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As the election season heads into its final frenzy, b2b marketers are weighing the use of TV advertising over the next several weeks, balancing the need to effectively reach their target audiences against the competition from political ads.
Most large b2b advertisers, such as Dow Chemical Co., Emerson Electric Co., IBM Corp., SAP and Siemens Corp., agree that television is still a vital medium with which to reach their audience of business decision-makers. However, many are scaling back their TV plans until after the elections.
“TV is still very important,” said Tom Haas, CMO at Siemens Corp. “It helps maintain awareness. For a company our size—over $100 billion globally [in annual revenue] and over $25 billion in the U.S.—it establishes us as a key player.”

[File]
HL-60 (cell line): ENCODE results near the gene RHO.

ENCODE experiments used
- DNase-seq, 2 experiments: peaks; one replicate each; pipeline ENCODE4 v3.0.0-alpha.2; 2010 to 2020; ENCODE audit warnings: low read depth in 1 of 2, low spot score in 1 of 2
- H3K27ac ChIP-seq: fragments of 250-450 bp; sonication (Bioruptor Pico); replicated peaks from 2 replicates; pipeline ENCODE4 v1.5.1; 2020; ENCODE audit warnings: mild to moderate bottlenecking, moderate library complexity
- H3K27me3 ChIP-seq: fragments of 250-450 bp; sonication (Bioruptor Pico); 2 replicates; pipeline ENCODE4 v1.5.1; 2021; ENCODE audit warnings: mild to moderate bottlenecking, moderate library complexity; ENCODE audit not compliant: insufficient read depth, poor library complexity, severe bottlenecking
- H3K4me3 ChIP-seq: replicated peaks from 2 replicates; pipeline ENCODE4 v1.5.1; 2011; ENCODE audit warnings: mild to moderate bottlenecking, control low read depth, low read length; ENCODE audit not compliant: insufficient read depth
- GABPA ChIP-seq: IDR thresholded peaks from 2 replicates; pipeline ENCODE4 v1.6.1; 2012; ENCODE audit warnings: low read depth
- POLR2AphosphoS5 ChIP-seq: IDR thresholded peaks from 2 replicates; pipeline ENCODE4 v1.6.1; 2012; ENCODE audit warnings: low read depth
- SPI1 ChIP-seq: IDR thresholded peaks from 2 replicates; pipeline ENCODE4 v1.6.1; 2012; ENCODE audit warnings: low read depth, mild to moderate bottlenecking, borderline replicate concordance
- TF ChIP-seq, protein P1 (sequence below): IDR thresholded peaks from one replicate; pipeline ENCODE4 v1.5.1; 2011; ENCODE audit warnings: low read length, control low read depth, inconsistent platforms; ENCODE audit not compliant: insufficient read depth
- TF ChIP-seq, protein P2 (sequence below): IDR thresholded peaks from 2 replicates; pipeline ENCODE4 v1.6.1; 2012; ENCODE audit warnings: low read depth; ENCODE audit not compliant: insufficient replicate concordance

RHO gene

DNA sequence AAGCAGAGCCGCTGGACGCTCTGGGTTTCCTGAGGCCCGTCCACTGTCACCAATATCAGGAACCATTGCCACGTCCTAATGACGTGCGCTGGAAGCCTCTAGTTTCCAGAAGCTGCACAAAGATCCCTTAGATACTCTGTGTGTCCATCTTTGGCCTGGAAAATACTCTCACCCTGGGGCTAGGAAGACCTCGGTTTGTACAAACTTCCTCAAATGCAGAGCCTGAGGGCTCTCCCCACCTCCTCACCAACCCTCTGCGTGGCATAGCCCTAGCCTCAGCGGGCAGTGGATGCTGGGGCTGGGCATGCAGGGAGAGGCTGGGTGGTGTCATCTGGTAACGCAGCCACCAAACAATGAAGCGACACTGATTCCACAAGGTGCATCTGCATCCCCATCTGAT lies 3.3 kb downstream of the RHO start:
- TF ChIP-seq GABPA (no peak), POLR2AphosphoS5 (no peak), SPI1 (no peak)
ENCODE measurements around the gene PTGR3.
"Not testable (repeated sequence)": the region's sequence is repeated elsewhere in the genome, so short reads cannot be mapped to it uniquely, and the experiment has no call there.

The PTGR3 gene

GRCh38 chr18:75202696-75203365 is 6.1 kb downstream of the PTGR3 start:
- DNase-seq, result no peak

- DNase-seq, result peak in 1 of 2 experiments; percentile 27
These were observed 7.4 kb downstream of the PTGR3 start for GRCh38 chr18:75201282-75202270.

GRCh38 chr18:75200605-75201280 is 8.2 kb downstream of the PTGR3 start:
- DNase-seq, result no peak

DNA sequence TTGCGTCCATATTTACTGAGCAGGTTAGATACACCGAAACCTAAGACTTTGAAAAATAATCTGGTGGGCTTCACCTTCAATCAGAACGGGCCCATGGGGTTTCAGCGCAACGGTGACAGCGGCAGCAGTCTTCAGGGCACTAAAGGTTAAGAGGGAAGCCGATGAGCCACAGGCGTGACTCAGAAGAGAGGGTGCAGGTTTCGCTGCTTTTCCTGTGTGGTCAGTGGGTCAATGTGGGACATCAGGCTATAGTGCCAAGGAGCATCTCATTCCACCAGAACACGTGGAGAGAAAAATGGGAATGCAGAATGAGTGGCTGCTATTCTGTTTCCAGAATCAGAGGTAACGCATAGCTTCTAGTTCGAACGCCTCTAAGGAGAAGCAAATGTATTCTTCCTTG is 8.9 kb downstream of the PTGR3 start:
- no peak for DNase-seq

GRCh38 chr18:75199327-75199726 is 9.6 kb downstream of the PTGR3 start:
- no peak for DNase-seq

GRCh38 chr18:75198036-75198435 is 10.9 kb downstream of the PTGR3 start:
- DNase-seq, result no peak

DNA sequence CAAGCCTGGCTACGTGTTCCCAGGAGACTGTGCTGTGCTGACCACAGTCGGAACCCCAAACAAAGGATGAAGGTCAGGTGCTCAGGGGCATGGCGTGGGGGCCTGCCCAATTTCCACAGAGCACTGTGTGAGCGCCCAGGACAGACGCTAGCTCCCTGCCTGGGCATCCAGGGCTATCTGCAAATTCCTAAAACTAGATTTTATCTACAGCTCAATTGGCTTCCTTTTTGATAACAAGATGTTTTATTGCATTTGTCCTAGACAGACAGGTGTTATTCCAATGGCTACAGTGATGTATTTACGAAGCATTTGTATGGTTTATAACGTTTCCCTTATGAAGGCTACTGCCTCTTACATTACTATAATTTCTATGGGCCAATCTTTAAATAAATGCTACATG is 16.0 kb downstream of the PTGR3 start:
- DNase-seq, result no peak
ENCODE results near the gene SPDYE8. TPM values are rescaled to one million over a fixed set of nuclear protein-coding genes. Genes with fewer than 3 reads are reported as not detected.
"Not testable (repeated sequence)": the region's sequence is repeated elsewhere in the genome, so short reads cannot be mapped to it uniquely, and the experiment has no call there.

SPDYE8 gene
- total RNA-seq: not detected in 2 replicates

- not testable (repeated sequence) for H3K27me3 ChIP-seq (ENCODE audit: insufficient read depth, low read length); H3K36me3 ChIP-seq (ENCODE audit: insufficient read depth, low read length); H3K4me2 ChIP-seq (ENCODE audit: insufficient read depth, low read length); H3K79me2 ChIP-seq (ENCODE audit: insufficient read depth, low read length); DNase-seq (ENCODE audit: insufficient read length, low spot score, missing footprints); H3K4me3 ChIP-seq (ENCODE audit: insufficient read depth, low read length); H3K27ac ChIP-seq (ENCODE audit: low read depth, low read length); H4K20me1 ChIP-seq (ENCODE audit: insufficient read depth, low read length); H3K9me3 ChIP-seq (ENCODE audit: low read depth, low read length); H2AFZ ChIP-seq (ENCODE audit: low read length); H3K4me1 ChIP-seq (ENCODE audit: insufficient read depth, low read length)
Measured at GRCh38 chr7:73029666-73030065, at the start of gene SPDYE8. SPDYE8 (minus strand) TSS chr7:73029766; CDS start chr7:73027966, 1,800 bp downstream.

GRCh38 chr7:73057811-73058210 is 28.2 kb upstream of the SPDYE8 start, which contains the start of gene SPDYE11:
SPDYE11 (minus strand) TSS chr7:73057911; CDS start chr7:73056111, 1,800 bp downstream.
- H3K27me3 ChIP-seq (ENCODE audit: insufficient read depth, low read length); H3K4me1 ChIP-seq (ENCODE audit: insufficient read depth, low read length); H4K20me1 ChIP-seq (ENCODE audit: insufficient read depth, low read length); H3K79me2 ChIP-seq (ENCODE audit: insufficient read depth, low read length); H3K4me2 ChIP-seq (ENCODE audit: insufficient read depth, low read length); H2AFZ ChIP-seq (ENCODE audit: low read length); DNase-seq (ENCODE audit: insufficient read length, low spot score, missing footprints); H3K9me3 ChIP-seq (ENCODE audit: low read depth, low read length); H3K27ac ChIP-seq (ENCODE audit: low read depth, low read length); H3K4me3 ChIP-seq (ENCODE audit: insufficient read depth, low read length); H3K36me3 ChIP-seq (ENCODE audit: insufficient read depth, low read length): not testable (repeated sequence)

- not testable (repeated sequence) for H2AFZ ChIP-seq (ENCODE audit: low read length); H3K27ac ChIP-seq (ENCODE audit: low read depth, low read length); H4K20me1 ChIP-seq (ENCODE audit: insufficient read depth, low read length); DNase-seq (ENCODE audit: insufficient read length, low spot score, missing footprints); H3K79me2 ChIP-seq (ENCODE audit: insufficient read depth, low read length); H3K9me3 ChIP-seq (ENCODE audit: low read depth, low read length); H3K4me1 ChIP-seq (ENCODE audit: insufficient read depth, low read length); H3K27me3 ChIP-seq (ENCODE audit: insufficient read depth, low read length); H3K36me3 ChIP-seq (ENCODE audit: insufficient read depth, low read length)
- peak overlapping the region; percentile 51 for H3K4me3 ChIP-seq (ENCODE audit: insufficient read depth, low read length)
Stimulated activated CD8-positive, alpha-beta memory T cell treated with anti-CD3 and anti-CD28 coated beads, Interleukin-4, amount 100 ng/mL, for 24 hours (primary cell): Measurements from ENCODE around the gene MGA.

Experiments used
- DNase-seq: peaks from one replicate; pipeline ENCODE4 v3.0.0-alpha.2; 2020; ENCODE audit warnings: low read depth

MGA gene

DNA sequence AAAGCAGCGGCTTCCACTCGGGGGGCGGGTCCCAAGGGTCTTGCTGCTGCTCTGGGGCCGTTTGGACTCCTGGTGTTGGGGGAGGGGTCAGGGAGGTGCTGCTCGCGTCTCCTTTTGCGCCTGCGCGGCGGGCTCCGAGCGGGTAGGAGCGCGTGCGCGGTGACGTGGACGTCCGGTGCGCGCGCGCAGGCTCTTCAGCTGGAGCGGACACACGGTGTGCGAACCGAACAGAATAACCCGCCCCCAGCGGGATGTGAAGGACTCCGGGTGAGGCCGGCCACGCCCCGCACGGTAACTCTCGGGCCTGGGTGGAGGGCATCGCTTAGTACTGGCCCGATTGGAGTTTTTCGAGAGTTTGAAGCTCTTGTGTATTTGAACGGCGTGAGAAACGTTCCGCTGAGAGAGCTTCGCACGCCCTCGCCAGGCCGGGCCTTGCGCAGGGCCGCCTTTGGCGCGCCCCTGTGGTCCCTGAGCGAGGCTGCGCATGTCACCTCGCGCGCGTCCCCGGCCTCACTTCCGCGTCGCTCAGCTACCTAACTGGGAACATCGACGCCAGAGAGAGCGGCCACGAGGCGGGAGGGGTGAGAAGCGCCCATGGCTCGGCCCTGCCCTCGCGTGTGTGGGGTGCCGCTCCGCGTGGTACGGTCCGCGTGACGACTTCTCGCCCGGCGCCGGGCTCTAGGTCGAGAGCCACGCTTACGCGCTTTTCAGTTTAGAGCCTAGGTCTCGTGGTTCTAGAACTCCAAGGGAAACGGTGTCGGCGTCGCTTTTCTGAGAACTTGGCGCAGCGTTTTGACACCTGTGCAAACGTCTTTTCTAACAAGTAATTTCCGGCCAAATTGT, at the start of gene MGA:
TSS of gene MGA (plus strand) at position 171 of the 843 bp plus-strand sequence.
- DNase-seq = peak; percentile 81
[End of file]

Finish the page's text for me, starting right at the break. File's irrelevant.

Siemens rolled out two new TV commercials this year as part of its “Siemens Answers” campaign, created by Ogilvy & Mather New York. One is aimed at the healthcare industry; the other, at the energy sector. The spots have been running since February.
“We don't plan to have much TV in the fourth quarter,” Haas said. “Our feeling is, the elections will be all-consuming. That drives up the cost and drives down the availability and inventory. We don't have a political agenda—we are not looking to advocate for one thing or another. Our feeling is let the elections pass, then come in with a fuller program after the new year, which is our second fiscal quarter.”
Siemens will continue to do targeted print and online advertising during the fourth quarter, he added.